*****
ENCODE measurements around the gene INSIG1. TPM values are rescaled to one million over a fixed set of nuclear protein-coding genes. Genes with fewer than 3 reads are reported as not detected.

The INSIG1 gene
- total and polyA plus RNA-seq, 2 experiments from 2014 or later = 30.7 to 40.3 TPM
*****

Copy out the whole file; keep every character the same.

ENCODE measurements around the gene INSIG1. TPM values are rescaled to one million over a fixed set of nuclear protein-coding genes. Genes with fewer than 3 reads are reported as not detected.

The INSIG1 gene
- total and polyA plus RNA-seq, 2 experiments from 2014 or later = 30.7 to 40.3 TPM